The Duomo of Novels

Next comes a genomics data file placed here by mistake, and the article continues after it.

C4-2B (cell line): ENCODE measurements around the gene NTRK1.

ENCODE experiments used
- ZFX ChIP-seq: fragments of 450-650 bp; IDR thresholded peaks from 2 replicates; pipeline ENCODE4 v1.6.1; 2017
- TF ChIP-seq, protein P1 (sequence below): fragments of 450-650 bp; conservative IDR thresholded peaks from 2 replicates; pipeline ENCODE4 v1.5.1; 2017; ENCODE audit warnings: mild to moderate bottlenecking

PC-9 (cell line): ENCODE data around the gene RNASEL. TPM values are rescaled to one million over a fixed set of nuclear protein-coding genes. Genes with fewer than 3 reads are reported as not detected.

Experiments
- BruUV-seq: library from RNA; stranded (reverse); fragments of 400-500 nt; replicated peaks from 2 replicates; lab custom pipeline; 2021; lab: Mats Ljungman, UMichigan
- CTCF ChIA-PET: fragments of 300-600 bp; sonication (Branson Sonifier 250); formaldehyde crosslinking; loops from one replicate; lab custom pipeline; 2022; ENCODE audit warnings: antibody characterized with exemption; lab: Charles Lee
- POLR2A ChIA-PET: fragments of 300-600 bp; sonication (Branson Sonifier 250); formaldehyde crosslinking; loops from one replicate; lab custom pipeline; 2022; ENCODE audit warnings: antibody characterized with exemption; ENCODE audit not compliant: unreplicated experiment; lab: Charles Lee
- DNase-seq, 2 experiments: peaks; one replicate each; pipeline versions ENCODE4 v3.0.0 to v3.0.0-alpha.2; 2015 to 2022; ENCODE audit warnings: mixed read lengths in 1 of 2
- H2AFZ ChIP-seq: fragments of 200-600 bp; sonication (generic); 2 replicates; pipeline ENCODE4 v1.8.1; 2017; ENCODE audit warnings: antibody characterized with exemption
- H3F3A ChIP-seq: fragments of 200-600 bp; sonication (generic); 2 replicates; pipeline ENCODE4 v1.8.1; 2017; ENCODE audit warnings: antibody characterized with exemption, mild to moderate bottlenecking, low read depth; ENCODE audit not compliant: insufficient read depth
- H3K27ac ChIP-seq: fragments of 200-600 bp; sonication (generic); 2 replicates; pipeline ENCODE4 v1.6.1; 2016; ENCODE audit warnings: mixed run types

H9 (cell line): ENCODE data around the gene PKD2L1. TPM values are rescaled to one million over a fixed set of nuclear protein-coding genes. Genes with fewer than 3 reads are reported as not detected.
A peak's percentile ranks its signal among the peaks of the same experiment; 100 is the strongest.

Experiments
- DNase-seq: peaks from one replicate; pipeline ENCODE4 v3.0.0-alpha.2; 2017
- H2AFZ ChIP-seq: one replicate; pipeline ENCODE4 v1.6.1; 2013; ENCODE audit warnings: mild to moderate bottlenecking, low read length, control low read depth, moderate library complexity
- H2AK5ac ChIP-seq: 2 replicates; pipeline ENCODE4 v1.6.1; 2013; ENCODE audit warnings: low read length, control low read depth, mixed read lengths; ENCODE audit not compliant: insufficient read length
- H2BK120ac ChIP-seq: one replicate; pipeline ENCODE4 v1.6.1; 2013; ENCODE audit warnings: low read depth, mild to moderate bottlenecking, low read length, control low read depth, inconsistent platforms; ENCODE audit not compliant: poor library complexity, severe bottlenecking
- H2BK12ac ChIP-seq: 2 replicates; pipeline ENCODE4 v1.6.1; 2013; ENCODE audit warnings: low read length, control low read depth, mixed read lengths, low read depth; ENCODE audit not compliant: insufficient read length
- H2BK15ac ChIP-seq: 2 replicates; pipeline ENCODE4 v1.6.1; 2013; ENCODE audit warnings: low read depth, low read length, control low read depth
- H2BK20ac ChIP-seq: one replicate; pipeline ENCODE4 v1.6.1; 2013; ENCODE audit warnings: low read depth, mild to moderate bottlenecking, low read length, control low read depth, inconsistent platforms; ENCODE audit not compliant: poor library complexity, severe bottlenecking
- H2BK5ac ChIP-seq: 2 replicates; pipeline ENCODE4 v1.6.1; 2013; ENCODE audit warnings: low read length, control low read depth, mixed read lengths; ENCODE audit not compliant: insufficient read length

DuomoDuomoDuomoOne of my favourite churches is the Duomo in Florence.  This has nothing to do with its aesthetic quality.  Although, I do like its rustic, red brick look.  Rather it has everything to do with the construction of its dome.  The dome is 52 meters high and 44 meters wide.  Construction of the church commenced in 1296 and wasn’t completed until a 140 years later in 1436. These facts by themselves suggest a marvel but what I really love about it is that when the church was commenced, Arnoldo di Cambio, the architect had no idea how the dome would ever be self-supporting.  He advocated it anyway, feeling certain that, well, somebody along the way would sort it out. (Alternatively a cynic would argue that he knew he wouldn’t be around for its completion a hundred or so years down the track, so why stress about it.)  Aided by the fact that the use of support buttresses were forbidden (something do with awful foreigners to the north using such ugly supports), di Cambio’s original vision prevailed and a 124 years later a solution to the roof not falling down on parishoners’ heads was found (by Fillippo Brunelleschi).  What does all this have to with writing?  Sometimes – for those of us who write without outlines – writing a novel can feel like dome construction.  Characters say and do all sorts of unanticipated things, which lead in all sorts of unanticipated directions. One just hopes that it will somehow, somewhere down the track all come together.  And in far less time than 124 years.

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